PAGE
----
Age-Related Macular Degeneration – FAQ

Read frequently asked questions about Age‐related Macular Degeneration (AMD).

Q) Do I have “wet” or “dry” AMD? What is the difference?

A) Wet AMD occurs when abnormal blood vessels behind the retina start to grow under the macula. Dry AMD occurs when the light-­‐sensitive cells in the macula slowly break down, gradually blurring central vision in the affected eye. Both wet and dry AMD can lead to significant vision loss. Currently, the only “treatment” for dry AMD is to take a supplement containing zinc, copper, vitamins C & E, Lutein, and Zeaxanthin (see information on AREDS 2). Because no supplement or vitamin is without risk, you should speak with our physician before starting any new medications. The wet form of AMD can currently be treated with injections of anti-­‐vascular endothelial growth factor (Anti‐VEGF) into the vitreous to halt the abnormal vessel growth under the macula.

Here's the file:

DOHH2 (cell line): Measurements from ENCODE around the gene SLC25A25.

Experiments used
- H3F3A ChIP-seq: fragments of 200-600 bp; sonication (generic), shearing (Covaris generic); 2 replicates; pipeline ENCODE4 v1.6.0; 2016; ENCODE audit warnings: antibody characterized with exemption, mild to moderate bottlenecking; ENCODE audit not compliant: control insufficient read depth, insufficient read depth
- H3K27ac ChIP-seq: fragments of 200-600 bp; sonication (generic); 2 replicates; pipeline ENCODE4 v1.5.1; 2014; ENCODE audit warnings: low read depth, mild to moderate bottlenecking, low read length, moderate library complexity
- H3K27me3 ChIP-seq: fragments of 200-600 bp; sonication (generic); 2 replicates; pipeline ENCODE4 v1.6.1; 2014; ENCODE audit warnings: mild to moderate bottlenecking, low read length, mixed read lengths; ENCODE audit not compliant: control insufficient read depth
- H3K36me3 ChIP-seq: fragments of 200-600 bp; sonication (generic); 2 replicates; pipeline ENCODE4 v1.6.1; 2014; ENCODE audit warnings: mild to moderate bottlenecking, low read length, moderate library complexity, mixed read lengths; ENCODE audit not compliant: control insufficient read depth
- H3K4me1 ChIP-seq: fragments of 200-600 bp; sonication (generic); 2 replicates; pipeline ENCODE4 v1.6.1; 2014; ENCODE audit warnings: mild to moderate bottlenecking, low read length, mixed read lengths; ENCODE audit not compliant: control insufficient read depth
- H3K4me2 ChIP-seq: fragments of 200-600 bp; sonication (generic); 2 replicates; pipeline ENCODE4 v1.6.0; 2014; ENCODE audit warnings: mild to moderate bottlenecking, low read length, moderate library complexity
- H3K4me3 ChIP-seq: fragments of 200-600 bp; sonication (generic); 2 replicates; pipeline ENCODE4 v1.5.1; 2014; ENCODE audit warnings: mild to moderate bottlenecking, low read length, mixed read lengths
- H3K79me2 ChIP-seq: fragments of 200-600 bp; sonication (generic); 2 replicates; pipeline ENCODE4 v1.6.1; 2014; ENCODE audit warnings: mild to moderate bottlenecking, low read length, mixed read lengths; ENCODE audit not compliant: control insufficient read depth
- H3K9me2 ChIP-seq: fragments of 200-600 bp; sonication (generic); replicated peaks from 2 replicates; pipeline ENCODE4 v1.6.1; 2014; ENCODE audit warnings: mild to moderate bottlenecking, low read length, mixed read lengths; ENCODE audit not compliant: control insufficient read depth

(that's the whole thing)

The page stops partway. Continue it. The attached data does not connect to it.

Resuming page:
Q) Will injections of anti‐VEGF cure my AMD?

A) There is no cure for AMD at this time. Presently, the best that can be done is to slow the progression of the disease. Some individuals require monthly injections and others may only receive them periodically to keep it under control.

Q) What is the maximum number of injections I can receive?

A) There is no maximum number known at this time. There have been no contraindications to regular injections over a period of several years.

Q) My doctor says I have scars on my maculae from wet AMD. Will the injections help me?

A) Unfortunately, scarring from AMD cannot be reversed at this time. The best indicator of whether your AMD is treatable is to see a qualified eye professional, such as those at Intermountain Eye Centers.

Q) Will I go blind from AMD?

A) AMD is the leading cause of visual loss in people over the age of 60 in the U.S. today. This is not the same as total blindness. AMD affects the macula. Although that is the area of your retina responsible for straight-­‐ahead vision, reading, recognizing facial features, and driving, the peripheral retina is largely unaffected. Therefore, at its worst, you will still retain your side vision in each eye, often allowing you to continue to care for yourself with some adjustments in your lifestyle. You will not be left in total darkness due to AMD.